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Archive for Sunday, June 10, 2001

Live-in friend wants her share

June 10, 2001

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Q: After rather nasty divorces 12 years ago, my lady friend and I decided that rather than marry, we would live together. We each have two children by our prior marriages. Although we kept our assets and incomes separate throughout our relationship, I have given her some property during the relationship. We live in my home. Everything was fine until I was diagnosed with cancer last year.

I am now 66 and in rather poor health; she is 62 and in good health. We have been squabbling lately because she thinks that I should either prepare a new will that leaves her a wife's share of my estate (about $150,000) or go through a ceremonial marriage so she will receive her share. This was never our understanding, but she says that she has been to a lawyer who will either sue me now or sue my estate after I die and claim common-law marriage. I can't trust her any more, but can't get her to leave. And her children are now in the picture. To make matters worse, my lawyer says this is possible. How can this be, especially since I never intended to be married? Is there anything I can do short of going to court due to my health?

A: Although the number of unmarried cohabitants continues to grow in the United States, if you live in or lived in one of the 13 states that recognize common law marriage (Pennsylvania, Alabama, Colorado, District of Columbia, Iowa, Kansas, Montana, New Hampshire for inheritance purposes only, Oklahoma, Rhode Island, South Carolina, Texas, or Utah) during your relationship, you may be in for a surprise or, at least, heavy duty litigation.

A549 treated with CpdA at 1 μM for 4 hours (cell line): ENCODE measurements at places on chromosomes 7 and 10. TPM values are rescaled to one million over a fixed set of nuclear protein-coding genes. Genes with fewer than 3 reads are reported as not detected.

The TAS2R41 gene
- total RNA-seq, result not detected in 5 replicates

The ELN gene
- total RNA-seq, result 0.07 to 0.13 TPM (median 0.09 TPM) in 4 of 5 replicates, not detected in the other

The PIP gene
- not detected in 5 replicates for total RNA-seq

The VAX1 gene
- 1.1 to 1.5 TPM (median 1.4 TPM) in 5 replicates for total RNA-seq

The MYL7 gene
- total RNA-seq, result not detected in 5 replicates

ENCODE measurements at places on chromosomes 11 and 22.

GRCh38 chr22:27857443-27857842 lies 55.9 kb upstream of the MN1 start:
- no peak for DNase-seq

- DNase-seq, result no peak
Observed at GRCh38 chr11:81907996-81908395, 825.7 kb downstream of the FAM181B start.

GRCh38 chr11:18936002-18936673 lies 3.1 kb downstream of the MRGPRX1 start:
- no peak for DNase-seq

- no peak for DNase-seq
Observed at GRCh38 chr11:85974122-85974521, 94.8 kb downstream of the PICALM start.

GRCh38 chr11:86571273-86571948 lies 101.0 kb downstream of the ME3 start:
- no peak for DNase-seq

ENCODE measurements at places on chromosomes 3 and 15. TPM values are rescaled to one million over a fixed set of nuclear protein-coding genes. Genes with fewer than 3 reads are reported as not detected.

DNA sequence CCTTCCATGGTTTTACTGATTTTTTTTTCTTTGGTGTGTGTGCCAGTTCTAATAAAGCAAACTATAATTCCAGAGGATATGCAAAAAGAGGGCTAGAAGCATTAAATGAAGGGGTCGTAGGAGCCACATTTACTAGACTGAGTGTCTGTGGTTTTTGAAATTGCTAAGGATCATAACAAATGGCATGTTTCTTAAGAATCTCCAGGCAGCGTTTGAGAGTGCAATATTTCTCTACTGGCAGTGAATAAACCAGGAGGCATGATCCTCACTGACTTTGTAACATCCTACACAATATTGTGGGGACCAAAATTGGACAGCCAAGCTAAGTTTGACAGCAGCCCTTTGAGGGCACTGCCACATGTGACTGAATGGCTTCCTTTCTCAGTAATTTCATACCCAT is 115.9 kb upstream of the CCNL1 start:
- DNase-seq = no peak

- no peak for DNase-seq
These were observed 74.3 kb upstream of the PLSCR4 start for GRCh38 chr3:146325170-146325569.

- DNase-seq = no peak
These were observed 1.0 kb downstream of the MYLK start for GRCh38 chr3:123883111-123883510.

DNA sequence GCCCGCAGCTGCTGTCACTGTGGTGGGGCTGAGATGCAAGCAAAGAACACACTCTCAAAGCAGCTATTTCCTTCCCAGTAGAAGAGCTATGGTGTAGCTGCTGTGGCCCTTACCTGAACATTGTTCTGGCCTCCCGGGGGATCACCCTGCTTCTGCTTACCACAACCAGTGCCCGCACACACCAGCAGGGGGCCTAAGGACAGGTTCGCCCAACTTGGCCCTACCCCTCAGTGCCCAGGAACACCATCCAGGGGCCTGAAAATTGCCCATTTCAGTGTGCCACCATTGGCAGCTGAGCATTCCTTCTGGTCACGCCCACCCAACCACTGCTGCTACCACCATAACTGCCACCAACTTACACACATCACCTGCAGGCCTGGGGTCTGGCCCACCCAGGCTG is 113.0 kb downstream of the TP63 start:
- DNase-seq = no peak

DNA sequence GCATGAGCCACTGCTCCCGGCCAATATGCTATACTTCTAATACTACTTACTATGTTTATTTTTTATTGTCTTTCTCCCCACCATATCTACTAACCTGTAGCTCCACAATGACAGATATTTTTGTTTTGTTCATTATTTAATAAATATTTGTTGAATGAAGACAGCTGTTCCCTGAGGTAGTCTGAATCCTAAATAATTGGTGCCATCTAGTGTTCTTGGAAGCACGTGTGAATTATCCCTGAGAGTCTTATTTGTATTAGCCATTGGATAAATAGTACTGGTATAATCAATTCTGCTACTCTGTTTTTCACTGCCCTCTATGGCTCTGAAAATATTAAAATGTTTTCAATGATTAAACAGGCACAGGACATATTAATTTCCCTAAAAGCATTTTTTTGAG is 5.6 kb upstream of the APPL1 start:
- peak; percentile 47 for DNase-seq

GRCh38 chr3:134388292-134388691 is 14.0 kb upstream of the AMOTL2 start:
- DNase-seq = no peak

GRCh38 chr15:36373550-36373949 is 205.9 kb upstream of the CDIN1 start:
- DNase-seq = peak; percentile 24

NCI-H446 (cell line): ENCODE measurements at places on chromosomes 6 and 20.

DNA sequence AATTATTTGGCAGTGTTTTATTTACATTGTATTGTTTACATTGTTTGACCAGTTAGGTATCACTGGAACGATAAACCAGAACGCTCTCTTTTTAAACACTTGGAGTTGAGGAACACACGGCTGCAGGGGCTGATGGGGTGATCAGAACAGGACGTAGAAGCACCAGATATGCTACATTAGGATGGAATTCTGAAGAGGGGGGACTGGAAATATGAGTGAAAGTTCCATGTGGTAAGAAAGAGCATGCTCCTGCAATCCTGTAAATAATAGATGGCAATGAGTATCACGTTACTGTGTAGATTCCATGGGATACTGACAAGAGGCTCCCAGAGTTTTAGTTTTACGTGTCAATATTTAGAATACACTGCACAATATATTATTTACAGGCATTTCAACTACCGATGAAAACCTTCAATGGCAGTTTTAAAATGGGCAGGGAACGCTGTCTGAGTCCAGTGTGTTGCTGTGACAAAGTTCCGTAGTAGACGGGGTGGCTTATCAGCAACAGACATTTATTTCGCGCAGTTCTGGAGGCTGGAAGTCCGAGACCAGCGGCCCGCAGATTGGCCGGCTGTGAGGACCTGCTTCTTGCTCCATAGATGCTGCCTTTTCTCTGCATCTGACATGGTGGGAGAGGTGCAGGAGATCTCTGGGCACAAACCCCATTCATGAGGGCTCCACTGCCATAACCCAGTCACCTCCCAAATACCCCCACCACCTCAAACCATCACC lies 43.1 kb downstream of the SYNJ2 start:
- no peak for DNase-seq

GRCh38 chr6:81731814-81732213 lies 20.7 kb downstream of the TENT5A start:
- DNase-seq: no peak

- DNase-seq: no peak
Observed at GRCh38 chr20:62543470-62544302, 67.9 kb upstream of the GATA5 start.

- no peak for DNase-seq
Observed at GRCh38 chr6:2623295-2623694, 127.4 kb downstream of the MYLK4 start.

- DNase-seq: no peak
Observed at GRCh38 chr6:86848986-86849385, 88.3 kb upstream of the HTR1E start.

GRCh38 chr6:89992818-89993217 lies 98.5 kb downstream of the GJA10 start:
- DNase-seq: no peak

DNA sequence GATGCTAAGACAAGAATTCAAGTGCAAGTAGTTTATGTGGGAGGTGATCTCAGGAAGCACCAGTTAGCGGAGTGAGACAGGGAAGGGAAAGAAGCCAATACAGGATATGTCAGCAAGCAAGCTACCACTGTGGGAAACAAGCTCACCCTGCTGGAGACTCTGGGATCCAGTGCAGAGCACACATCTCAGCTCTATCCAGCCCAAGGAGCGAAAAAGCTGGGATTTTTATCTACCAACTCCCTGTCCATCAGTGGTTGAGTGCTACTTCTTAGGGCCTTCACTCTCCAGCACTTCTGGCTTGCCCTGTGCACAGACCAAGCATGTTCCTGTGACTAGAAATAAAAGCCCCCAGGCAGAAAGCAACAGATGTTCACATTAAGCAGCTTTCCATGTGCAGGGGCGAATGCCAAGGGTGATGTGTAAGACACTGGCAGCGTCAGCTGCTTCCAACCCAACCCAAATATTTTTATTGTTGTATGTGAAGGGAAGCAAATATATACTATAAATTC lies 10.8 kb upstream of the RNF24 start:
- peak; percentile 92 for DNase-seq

Although the definition and proof requirements vary from state to state, "common-law marriage" is a marriage that is not formalized by a ceremony but, instead, is created by a non-ceremonial mutual agreement to marry followed by cohabitation. In other words, if a man and a woman consummate an agreement to marry when both are legally capable and thereafter cohabit with an assumption of marital duties and obligations, depending on where they lived, they just may be married.

Even if you do not live in one of these 13 states, if you and your friend lived in one of those 13 states and are determined to have consummated a marital relationship there, you may just be married depending on the requirements of the state where you lived. Generally speaking, the elements necessary to establish a common law marriage: (1) a mutual agreement to marry; (2) continuous cohabitation after that agreement, (3) holding out as husband and wife to the community; and (4) being regarded as husband and wife in the community. The burden to prove a common law marriage is on the person who asserts the marriage, and is rather difficult, and courts generally review these situations very carefully.

Bottom Line: A line has been drawn in the sand, and your relationship has been breached. If you try to put her out of your home, you can expect to spend your last years in court, which is not a very pleasant thought. If she stays and you know what she will do after you die, your last years will be miserable. If you and she go through a ceremonial marriage, she will definitely receive her share. Had you and she prepared a cohabitation agreement early in your relationship, you would not be in this position today. But you can't cry over spilled milk. We suggest that you speak with a good matrimonial lawyer and estate-planning lawyer to get all of your options before you make a mistake.




If you have a question or comment for "Flying Solo," mail it to P.O. Box 11704, Columbia, S.C. 29211.

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